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'Saturday Night Live,' Sasheer Zamata, and The No-Win, Very Bad Situation

By Dustin Rowles | Industry | January 8, 2014 |

By Dustin Rowles | Industry | January 8, 2014 |

If you’ve spent enough time on the Internet, you pretty much knew exactly what to expect of it as soon as Lorne Michaels added Sasheer Zamata — the first black woman in six years — to the cast of Saturday Night Live two days ago. Would the Internet celebrate the casting decision, applaud SNL for correcting an egregious wrong?

Of course not.

From — The Root :

I’m happy for Zamata. But forgive me if I’m still not doing the same mental backflips to celebrate SNL. They finally did the “right” thing, but it’s what they should have done years ago. Adding a black woman to a nationally televised show that pokes fun at American culture in which black women prominently exist should have been a no-brainer. As soon as Rudolph went in search of brighter horizons, the search should have been on to replace her with one or, yes, more than one black female comedian.

From Variety’s piece, Diversity Done Wrong: How ‘SNL’ Mishandled Casting a Black Woman:

“The primary problem is the move to demonstrate “SNL” isn’t prejudiced was in and of itself an act of prejudice. While “first black woman in five years” makes for a compelling soundbite, it’s not as if “SNL” has no African-Americans at all. But lost amid all this attention on African-American women is that there currently are no Hispanics or Asians of either gender on “SNL,” which has also been the subject of criticism.

Making finding a black female in particular a priority over other racial groups sets up an absurd hierarchy of diversity needs. Think of how much more sense it would have made if “SNL,” having felt so compelled to make such a public demonstration of its diversity outreach, hadn’t excluded anyone who wasn’t a black female and just made it a casting call about finding another funny person of any type.

I don’t disagree with either criticism — SNL did wait too long, and it did go about the casting process in the wrong way — but it’s also kind of unfortunate to get lambasted, even when the show is trying to do what’s right that it still gets criticized.

Tina Fey, at least, stuck up for Lorne Michaels, although her assessment that the show acted quickly may not jibe with the consensus opinion.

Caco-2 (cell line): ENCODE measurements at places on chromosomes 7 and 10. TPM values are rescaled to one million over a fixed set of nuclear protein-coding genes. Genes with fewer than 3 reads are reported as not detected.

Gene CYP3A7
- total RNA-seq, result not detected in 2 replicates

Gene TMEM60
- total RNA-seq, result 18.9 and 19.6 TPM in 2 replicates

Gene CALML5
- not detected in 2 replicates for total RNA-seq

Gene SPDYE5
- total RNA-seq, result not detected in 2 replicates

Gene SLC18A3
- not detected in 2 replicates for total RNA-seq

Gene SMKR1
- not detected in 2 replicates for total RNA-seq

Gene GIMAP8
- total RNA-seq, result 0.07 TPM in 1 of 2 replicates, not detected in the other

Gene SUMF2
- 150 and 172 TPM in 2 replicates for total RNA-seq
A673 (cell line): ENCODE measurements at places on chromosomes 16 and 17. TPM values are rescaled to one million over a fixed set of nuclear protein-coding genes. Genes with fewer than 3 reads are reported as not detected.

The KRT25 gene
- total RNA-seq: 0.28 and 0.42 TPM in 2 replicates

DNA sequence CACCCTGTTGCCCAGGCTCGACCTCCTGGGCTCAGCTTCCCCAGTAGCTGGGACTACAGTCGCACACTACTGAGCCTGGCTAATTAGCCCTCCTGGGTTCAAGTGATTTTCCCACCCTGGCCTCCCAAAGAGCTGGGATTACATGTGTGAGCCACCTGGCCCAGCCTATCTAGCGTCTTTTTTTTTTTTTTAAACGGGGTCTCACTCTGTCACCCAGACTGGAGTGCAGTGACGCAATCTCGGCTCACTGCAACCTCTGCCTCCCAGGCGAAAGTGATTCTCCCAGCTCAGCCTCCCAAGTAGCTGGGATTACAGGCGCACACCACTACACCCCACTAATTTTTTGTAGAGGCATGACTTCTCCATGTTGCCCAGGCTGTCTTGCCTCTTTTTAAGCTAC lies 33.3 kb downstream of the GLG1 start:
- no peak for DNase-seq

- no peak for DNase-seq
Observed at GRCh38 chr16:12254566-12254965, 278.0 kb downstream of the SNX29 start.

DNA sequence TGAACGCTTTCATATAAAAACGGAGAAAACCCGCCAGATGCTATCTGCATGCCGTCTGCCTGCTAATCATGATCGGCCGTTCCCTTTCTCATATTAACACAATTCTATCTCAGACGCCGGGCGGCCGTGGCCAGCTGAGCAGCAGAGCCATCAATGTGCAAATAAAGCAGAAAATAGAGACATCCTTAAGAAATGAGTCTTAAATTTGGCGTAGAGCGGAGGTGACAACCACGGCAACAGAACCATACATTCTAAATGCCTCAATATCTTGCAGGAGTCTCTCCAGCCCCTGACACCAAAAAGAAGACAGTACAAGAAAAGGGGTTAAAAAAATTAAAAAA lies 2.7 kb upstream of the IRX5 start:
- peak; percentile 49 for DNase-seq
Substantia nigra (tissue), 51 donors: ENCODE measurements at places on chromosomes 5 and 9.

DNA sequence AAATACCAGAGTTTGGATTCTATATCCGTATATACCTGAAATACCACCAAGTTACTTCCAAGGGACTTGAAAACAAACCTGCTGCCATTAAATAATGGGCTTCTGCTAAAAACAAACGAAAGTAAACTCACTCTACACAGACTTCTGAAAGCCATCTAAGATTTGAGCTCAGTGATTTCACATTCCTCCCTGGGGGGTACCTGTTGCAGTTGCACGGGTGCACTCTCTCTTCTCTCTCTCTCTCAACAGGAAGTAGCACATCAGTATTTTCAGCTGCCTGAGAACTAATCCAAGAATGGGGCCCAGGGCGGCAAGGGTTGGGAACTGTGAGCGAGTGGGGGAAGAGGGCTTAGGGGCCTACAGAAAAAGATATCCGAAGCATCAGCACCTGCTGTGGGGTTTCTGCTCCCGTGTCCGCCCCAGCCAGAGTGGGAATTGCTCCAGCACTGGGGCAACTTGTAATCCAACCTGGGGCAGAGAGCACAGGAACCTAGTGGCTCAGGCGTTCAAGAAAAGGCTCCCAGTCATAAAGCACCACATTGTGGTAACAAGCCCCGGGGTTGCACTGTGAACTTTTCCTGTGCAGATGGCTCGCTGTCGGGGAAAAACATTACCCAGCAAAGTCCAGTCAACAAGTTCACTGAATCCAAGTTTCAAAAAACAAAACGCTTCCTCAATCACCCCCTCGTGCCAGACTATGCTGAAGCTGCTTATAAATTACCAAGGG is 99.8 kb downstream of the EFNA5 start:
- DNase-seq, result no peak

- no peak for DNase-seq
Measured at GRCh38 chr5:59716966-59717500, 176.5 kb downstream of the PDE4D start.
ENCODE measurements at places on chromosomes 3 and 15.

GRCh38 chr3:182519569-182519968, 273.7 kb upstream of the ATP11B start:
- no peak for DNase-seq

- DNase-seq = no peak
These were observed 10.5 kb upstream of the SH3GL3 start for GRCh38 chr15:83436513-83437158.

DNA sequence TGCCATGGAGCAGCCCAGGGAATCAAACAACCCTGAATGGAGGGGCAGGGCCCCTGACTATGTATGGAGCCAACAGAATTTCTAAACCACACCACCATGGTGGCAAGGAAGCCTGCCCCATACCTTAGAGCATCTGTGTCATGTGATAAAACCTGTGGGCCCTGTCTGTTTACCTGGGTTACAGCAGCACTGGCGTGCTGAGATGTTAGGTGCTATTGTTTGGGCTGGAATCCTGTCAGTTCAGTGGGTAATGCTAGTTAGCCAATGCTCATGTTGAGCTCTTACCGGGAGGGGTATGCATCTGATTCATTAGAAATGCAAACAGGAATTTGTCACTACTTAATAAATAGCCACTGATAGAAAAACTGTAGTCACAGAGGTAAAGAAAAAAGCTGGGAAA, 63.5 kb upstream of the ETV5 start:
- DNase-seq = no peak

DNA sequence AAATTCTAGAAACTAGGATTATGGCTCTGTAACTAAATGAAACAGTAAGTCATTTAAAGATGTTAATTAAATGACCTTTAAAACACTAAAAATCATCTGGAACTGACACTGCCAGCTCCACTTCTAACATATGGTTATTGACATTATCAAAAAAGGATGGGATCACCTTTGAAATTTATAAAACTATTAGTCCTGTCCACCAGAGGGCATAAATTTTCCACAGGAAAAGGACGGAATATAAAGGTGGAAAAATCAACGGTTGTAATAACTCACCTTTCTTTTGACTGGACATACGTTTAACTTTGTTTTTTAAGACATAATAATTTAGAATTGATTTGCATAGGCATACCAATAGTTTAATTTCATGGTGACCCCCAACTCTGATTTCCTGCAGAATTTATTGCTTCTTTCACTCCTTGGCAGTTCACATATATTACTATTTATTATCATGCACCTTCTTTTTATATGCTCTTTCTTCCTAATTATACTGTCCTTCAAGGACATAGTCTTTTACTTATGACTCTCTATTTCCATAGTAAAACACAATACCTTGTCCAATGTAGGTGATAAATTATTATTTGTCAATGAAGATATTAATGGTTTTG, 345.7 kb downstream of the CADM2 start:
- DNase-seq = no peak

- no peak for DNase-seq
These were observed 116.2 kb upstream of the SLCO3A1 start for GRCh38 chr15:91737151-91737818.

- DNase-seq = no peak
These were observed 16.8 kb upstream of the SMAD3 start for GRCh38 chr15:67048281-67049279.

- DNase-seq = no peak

From THR:

After a lot of public criticism, SNL has added an African-American women to the cast. Do you think that criticism was warranted?

Tina Fey: I think Kerry Washington did such a great job on the [Nov. 2] show [in a sketch that addressed the controversy]. And you saw how great it was for Jay Pharoah to have someone playing Michelle Obama opposite [his President Obama]. So I feel like they registered that really quickly and they’ve acted on it really quickly.

I also liked Kevin Hart’s response on CNN. He downplayed the race aspect of it, and basically said, “Congratulations. She got the part, not because she was black, but because she was qualified,” although Variety would quickly point out that, though she may have been qualfied, she did get the part because she was black, because the only people that were auditioned were black females, which kind of creates a circular criticism.

All of which is to say, SNL was screwed either way. The only way it could’ve prevented this was to hire a black female five years ago, but what if the black females who auditioned legitimately weren’t as good as the others who auditioned, as Kenan Thompson had suggested?

There’s really only one way out of this, and that’s to take Amy Poehler’s very diplomatic response to the criticism surrounding the issue.

Ugh, I don’t want to talk about this. Pass.

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Dustin is the founder and co-owner of Pajiba. You may email him here, follow him on Twitter, or listen to his weekly TV podcast, Podjiba.